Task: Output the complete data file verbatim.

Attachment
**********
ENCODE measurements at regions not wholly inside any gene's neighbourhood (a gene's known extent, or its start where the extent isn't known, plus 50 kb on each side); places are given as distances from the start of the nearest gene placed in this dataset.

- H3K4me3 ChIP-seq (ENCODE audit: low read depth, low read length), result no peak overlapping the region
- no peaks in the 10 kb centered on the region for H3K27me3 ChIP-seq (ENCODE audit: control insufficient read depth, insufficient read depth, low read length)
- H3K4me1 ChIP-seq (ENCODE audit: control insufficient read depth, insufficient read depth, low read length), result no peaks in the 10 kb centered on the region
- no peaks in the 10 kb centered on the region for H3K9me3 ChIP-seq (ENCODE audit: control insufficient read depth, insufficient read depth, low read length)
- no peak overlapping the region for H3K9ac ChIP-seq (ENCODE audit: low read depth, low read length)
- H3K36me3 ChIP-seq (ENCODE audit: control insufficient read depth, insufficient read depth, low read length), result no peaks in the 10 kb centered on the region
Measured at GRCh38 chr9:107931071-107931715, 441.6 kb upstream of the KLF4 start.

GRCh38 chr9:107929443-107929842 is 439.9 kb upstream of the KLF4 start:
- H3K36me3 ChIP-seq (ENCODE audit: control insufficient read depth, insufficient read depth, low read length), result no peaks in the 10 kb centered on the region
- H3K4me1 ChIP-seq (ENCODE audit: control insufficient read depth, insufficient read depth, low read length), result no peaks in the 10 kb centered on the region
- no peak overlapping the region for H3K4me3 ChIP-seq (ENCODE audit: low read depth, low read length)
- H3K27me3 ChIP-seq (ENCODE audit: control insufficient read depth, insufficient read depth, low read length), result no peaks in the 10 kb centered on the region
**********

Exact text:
ENCODE measurements at regions not wholly inside any gene's neighbourhood (a gene's known extent, or its start where the extent isn't known, plus 50 kb on each side); places are given as distances from the start of the nearest gene placed in this dataset.

- H3K4me3 ChIP-seq (ENCODE audit: low read depth, low read length), result no peak overlapping the region
- no peaks in the 10 kb centered on the region for H3K27me3 ChIP-seq (ENCODE audit: control insufficient read depth, insufficient read depth, low read length)
- H3K4me1 ChIP-seq (ENCODE audit: control insufficient read depth, insufficient read depth, low read length), result no peaks in the 10 kb centered on the region
- no peaks in the 10 kb centered on the region for H3K9me3 ChIP-seq (ENCODE audit: control insufficient read depth, insufficient read depth, low read length)
- no peak overlapping the region for H3K9ac ChIP-seq (ENCODE audit: low read depth, low read length)
- H3K36me3 ChIP-seq (ENCODE audit: control insufficient read depth, insufficient read depth, low read length), result no peaks in the 10 kb centered on the region
Measured at GRCh38 chr9:107931071-107931715, 441.6 kb upstream of the KLF4 start.

GRCh38 chr9:107929443-107929842 is 439.9 kb upstream of the KLF4 start:
- H3K36me3 ChIP-seq (ENCODE audit: control insufficient read depth, insufficient read depth, low read length), result no peaks in the 10 kb centered on the region
- H3K4me1 ChIP-seq (ENCODE audit: control insufficient read depth, insufficient read depth, low read length), result no peaks in the 10 kb centered on the region
- no peak overlapping the region for H3K4me3 ChIP-seq (ENCODE audit: low read depth, low read length)
- H3K27me3 ChIP-seq (ENCODE audit: control insufficient read depth, insufficient read depth, low read length), result no peaks in the 10 kb centered on the region